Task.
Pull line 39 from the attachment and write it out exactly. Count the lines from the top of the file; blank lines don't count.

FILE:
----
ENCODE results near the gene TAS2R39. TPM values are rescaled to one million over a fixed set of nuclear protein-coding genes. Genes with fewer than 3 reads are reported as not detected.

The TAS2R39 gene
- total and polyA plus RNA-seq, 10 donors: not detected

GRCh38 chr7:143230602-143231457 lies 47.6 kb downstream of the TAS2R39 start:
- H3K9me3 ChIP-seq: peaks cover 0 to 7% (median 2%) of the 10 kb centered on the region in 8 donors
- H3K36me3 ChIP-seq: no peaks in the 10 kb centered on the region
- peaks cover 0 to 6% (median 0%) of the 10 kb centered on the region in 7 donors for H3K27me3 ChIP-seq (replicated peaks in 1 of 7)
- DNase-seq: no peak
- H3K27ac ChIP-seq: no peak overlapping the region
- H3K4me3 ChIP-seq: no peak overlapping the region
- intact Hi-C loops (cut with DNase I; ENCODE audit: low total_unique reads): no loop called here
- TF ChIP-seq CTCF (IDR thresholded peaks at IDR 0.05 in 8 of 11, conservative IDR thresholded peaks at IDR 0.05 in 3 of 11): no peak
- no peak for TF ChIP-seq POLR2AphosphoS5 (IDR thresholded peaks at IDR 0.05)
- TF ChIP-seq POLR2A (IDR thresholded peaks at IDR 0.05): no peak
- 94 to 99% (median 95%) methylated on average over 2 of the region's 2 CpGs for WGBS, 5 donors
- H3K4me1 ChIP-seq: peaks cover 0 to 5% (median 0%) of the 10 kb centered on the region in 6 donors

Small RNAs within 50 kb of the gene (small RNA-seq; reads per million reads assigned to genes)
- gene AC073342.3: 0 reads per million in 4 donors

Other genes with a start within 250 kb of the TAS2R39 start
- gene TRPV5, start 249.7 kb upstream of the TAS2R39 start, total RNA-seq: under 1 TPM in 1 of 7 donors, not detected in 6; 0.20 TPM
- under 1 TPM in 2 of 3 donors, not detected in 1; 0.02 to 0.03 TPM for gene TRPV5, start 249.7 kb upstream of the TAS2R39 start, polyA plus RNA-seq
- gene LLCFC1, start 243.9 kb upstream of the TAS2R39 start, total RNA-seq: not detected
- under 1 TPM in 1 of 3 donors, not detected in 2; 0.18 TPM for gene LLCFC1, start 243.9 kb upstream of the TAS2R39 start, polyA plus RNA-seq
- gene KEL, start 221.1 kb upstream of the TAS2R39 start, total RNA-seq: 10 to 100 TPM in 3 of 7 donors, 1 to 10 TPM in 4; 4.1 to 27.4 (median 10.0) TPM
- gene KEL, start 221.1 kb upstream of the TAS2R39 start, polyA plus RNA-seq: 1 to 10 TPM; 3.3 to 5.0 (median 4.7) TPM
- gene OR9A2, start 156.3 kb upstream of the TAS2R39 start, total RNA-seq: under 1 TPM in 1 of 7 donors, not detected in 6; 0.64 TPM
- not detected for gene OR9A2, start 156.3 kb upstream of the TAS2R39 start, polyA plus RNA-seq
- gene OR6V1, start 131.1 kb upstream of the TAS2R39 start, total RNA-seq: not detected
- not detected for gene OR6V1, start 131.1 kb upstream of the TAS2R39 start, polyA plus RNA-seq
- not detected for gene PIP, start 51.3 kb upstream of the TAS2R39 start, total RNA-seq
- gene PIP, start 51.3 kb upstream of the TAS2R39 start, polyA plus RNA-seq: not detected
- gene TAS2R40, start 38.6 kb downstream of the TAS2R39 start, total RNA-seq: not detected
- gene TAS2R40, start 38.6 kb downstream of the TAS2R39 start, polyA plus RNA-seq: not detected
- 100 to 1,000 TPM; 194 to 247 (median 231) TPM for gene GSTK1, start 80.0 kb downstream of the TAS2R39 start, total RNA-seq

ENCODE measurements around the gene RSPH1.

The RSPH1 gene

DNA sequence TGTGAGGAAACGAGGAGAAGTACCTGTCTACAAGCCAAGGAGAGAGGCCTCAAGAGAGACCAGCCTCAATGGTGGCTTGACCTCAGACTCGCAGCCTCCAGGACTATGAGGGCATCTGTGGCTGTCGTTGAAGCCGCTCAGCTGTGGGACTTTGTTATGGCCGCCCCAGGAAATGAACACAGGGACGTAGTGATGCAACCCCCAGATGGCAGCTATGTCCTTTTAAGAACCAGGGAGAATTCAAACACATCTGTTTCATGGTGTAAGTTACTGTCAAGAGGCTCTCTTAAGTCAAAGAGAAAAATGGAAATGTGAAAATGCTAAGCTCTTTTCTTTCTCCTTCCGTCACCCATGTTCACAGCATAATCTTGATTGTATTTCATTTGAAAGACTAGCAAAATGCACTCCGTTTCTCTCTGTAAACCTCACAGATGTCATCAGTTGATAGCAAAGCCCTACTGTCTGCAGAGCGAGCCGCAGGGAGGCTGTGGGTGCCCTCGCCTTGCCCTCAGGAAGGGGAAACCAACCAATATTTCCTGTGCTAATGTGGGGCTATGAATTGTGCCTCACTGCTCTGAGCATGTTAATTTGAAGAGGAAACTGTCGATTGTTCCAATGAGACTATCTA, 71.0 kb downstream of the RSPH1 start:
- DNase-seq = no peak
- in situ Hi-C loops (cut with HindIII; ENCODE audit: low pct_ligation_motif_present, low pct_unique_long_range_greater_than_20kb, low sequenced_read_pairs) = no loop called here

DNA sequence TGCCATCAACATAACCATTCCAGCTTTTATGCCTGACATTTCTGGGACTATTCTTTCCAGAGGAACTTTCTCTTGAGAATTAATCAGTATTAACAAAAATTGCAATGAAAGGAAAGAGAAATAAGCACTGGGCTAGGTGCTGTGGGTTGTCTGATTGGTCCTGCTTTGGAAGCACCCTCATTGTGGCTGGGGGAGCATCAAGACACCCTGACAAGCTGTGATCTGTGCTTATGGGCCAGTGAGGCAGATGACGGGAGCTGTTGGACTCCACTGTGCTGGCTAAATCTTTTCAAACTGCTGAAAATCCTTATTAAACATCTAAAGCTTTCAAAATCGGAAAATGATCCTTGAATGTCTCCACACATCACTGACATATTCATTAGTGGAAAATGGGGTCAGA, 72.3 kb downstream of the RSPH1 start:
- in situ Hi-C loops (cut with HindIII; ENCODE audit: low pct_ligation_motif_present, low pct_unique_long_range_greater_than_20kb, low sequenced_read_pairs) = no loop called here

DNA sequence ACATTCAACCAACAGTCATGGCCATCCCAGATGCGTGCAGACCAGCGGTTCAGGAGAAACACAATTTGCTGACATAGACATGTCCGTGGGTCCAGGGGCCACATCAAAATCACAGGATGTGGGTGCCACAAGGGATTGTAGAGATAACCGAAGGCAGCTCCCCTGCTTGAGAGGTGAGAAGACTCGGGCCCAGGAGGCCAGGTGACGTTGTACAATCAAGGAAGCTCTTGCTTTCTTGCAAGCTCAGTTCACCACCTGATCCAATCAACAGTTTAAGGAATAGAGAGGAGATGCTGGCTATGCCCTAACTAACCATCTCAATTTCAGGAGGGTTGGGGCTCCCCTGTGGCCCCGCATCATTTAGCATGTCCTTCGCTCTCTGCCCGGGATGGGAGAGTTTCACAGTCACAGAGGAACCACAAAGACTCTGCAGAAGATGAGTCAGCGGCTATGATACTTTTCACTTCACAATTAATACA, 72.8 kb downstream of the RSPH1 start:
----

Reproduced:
- in situ Hi-C loops (cut with HindIII; ENCODE audit: low pct_ligation_motif_present, low pct_unique_long_range_greater_than_20kb, low sequenced_read_pairs) = no loop called here